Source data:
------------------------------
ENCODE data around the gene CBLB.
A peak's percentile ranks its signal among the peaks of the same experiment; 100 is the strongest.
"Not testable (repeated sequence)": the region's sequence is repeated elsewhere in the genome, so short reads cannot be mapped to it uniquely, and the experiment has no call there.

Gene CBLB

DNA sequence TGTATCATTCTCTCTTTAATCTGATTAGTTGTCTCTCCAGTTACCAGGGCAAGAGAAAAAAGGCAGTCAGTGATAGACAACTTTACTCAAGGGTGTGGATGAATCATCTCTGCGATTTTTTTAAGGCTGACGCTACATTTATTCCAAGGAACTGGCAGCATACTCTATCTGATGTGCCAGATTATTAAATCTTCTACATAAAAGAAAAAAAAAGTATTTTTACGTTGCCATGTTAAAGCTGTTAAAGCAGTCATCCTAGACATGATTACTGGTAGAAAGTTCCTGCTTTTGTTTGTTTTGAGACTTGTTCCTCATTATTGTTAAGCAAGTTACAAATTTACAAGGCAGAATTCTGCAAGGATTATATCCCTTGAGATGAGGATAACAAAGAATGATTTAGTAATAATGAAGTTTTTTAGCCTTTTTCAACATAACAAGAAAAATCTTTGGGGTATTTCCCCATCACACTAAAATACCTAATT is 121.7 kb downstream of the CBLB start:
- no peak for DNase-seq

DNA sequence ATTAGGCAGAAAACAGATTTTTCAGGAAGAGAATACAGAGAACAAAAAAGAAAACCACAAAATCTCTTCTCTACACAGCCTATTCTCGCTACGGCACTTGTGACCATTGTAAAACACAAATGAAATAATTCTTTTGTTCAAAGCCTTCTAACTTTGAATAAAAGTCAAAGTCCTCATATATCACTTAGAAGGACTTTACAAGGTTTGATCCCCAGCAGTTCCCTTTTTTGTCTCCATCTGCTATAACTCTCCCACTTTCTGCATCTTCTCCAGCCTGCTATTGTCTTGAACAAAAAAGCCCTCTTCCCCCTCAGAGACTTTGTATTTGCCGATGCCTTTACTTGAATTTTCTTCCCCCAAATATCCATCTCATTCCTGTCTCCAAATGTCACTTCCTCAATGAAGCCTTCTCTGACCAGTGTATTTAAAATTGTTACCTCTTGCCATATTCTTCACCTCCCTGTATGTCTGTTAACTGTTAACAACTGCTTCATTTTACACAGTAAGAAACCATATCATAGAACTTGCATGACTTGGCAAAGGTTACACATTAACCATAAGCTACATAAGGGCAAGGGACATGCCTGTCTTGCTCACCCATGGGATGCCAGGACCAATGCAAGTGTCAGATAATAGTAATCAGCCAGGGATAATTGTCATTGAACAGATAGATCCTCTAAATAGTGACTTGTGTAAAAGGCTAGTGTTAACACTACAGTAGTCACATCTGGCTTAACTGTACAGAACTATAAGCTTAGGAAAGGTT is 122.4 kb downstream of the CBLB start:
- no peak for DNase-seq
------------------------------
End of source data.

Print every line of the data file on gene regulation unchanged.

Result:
ENCODE data around the gene CBLB.
A peak's percentile ranks its signal among the peaks of the same experiment; 100 is the strongest.
"Not testable (repeated sequence)": the region's sequence is repeated elsewhere in the genome, so short reads cannot be mapped to it uniquely, and the experiment has no call there.

Gene CBLB

DNA sequence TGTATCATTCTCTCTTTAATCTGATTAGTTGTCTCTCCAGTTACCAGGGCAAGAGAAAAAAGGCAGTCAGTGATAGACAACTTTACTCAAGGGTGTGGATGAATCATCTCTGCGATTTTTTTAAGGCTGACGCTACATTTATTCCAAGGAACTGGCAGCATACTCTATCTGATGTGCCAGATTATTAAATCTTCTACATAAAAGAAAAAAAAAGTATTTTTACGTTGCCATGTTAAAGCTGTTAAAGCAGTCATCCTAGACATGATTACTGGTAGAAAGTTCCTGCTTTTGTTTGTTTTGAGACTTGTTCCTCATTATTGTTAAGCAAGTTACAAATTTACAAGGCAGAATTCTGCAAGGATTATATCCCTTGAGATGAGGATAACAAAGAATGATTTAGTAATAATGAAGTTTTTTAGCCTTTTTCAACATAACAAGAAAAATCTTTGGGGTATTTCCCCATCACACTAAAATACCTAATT is 121.7 kb downstream of the CBLB start:
- no peak for DNase-seq

DNA sequence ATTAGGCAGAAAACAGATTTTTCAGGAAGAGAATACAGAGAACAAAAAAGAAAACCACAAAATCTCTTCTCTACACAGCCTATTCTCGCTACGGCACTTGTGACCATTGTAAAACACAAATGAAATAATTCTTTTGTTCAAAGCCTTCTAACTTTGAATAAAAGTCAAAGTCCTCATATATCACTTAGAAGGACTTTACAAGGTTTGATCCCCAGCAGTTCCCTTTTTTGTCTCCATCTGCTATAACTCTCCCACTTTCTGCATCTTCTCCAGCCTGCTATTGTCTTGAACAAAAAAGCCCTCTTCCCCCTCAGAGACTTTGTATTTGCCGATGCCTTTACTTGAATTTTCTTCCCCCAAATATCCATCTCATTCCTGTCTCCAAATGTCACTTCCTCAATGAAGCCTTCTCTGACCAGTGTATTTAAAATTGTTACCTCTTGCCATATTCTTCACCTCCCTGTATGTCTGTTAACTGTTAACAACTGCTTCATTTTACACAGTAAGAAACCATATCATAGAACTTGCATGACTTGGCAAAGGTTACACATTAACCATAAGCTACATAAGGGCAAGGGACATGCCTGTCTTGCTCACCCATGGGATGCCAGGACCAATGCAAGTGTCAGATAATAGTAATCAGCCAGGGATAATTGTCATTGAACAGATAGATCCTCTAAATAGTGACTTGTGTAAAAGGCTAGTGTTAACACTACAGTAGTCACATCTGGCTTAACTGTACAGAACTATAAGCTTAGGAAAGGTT is 122.4 kb downstream of the CBLB start:
- no peak for DNase-seq